Democratic gubernatorial challenger Cynthia Nixon on Thursday unveiled the first plank of her housing policy—a call for dramatic reforms to the state’s rent regulations—and accused Andrew Cuomo of failing to make tenants a priority during his seven-plus years as governor.
“Under Governor Cuomo, New York’s renters are being left behind,” Nixon said as she addressed a handful of reporters outside a rent-stabilized building in Morrisania.
Nixon called for an end to vacancy decontrol, the mechanism through which stabilized units get deregulated when their rent breaches a threshold, and vacancy bonuses, which allow landlords to hike the stabilized rent 20 percent whenever a tenant leaves.
Those two mechanisms, advocates say, creative incentives for landlords to drive tenants out and have led to the loss of tens of thousands of stabilized units over the past two decades. Besides stopping future losses, Nixon is vowing to try to re-regulate apartments that have already left the system.
She also wants to end what she calls the “preferential rent loophole,” which allows a landlord who has been charging less than the legally authorized rent because of a soft market suddenly raises the rent to its legal level, forcing tenants to absorb a jump that could far exceed the annual cap on stabilized rent hikes.
And Nixon wants to tighten up the “major capital improvement” and “individual apartment improvement” clauses to permit landlords only a temporary hike in rent to cover improvement costs.
Those headline elements of Nixon’s plan have been on the table in each of the recent battles in Albany over whether to renew or reform the rent laws.
What’s newer is her promise to extend rent regulation to new classes of tenants—people in apartments built after 1974, folks living outside the eight counties (the city, Westchester, Rockland and Nassau) that can opt into the stabilization law and people in smaller buildings not covered by rent stabilization. The latter group would require a new system, according to Nixon campaign materials.
The actress-turned-candidate would also seek to strengthen protections against eviction and increase funding to the state regulators who are supposed to enforce tenant rights.
“We need rent justice,” she said. She linked housing affordability to other key issues, like health and education.
One of the speakers who proceeded her was Natasha Tosca, a resident of 851 East 163rd. She says residents of the building have seen their rent more than double as the landlord undertook overdue repairs, and says she is owed $63,000 in rent overcharges. “This is the cause of homelessness that no one is talking about,” Tosca said. “Gov. Cuomo had eight years to close these loopholes and he has done nothing.”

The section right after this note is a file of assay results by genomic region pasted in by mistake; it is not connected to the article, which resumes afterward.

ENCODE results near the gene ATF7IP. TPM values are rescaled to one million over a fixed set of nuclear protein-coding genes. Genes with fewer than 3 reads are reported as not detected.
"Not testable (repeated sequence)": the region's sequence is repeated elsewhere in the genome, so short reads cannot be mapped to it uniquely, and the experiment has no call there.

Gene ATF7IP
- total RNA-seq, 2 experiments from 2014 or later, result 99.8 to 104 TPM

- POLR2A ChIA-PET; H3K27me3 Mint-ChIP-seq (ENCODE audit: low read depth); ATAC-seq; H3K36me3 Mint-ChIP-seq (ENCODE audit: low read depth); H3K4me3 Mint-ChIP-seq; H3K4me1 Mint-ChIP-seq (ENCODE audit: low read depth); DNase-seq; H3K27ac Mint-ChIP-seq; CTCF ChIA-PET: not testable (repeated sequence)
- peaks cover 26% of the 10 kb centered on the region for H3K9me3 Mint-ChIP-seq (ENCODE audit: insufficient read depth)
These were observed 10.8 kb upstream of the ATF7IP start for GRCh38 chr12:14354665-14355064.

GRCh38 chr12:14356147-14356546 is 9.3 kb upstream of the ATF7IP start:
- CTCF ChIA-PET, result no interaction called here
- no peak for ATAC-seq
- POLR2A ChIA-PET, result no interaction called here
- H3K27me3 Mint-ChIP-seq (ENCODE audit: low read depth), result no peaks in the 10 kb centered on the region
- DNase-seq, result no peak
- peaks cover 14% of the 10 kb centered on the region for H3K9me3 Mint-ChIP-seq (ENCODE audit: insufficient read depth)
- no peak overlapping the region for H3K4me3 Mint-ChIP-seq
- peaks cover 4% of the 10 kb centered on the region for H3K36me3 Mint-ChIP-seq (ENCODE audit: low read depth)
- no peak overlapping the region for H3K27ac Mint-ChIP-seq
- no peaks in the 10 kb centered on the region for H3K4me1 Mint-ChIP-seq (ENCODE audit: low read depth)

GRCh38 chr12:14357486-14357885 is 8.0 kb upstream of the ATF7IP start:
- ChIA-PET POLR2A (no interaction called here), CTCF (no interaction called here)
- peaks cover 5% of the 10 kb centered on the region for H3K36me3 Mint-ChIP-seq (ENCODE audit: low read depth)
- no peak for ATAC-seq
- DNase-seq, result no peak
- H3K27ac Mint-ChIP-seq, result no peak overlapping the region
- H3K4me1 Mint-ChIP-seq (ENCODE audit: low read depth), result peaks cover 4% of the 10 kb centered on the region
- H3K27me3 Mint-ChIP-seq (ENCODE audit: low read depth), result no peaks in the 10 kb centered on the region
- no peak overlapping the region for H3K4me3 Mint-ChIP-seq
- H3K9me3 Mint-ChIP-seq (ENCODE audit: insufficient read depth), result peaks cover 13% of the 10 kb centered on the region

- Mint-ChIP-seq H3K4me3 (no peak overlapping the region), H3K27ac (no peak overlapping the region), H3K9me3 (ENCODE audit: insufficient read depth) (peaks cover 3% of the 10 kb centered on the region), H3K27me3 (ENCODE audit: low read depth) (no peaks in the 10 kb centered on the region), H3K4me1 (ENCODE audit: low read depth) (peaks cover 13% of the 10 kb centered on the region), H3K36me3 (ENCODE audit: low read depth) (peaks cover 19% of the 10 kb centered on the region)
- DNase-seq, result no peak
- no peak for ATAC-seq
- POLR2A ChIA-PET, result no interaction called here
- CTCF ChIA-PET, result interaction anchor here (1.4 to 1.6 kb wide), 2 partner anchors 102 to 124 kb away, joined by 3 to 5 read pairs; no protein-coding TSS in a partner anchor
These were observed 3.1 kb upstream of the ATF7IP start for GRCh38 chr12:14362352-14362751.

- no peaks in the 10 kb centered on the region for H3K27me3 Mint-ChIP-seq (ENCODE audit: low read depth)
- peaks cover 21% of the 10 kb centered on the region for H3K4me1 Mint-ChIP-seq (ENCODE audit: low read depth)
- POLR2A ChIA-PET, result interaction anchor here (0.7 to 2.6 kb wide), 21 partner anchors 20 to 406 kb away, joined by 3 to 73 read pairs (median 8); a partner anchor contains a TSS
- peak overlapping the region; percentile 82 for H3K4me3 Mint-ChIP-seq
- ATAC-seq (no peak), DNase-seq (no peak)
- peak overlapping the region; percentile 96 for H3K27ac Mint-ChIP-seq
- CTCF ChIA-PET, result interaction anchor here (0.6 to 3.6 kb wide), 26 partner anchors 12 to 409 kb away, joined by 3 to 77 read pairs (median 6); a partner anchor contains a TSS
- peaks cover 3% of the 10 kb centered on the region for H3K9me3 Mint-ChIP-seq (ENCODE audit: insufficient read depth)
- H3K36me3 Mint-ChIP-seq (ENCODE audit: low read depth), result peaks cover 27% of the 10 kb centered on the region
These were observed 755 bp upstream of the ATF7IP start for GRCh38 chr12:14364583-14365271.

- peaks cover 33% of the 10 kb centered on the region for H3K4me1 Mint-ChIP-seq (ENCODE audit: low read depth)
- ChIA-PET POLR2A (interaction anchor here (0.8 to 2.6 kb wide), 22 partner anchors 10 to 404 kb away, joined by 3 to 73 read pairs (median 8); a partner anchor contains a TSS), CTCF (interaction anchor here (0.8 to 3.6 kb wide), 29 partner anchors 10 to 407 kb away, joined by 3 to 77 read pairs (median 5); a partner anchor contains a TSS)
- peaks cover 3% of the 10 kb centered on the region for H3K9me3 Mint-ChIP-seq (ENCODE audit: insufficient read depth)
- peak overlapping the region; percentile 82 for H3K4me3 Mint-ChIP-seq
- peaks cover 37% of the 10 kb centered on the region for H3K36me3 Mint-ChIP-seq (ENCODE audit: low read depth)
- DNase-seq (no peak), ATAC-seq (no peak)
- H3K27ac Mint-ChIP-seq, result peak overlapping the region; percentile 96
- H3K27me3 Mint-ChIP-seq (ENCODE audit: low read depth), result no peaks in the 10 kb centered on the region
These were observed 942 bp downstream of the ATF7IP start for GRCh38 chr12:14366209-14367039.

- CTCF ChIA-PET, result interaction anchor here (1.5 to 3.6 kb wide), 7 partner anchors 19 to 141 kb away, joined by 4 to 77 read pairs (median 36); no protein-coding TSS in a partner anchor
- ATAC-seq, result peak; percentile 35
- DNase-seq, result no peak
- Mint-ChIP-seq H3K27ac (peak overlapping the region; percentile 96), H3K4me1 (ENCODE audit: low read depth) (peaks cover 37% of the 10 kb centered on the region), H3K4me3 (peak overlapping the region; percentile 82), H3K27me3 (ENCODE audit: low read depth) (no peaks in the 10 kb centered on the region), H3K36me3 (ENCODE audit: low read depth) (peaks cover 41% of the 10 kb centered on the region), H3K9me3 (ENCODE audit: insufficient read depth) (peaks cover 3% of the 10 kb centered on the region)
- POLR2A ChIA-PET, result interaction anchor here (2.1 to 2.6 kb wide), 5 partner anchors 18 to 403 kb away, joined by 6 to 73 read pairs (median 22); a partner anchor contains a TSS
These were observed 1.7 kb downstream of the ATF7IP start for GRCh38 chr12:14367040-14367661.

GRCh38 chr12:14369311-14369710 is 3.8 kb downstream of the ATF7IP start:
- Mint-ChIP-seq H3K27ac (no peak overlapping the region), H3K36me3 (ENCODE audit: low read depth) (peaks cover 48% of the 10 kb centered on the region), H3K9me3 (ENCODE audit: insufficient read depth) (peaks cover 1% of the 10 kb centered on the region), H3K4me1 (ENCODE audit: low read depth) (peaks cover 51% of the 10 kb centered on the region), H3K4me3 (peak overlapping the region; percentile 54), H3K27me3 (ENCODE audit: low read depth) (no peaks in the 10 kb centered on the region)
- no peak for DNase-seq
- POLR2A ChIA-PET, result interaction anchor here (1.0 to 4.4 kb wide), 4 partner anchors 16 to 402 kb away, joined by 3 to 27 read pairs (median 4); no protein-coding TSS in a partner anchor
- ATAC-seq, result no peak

Francisca Lopez, who lives in another building on 163rd, says tenants there have been harassed, forced to use a bucket for a bathroom, and been exposed to lead by shoddy construction practices. “We have been fighting for years and still might lose because of these weak rent laws,” she said.
Cuomo has signed two renewals of the rent stabilization law since becoming governor. In 2011, he approved a bill that tightened slightly the rules on vacancy bonuses and individual apartment improvements and that raised the thresholds for decontrol. The following year, Cuomo launched a Tenant Protection Unit aimed at improving compliance with the rent laws; the governor says TPU has helped re-regulate tens of thousands of apartments that had illegally exited the stabilization program. In 2015, Cuomo signed a rent act that made minor adjustments in the laws.
The rent laws are up for renewal again in 2019.
According to the 2017 Housing and Vacancy Survey, there were more than 966,000 stabilized apartments in New York City. Their occupants had a median income of $44,560 and paid a median contract rent of $1,279 per month.
Asked if the lack of stronger reforms was the fault of Cuomo or of the state senate that has been Republican-controlled during his tenure, Nixon (who has the Working Families Party nomination and is seeking the Democratic one) said, “We need leadership on this issue. Governor Cuomo has given a lot of lip service on this.”
Cuomo’s campaign said in a statement: “The governor has dedicated his life to addressing homelessness and housing issues, beginning when he launched HELP more than thirty years ago and as HUD secretary during the Clinton Administration.”
Citing the governor’s work for “the strongest tenant protections in a generation” and his $20 billion homelessness and affordable housing program, the statement continued: “The governor’s record protecting and strengthening the rights of all of New York’s tenants is unmatched – we’ll leave the unfunded promises and election-year rhetoric to others.”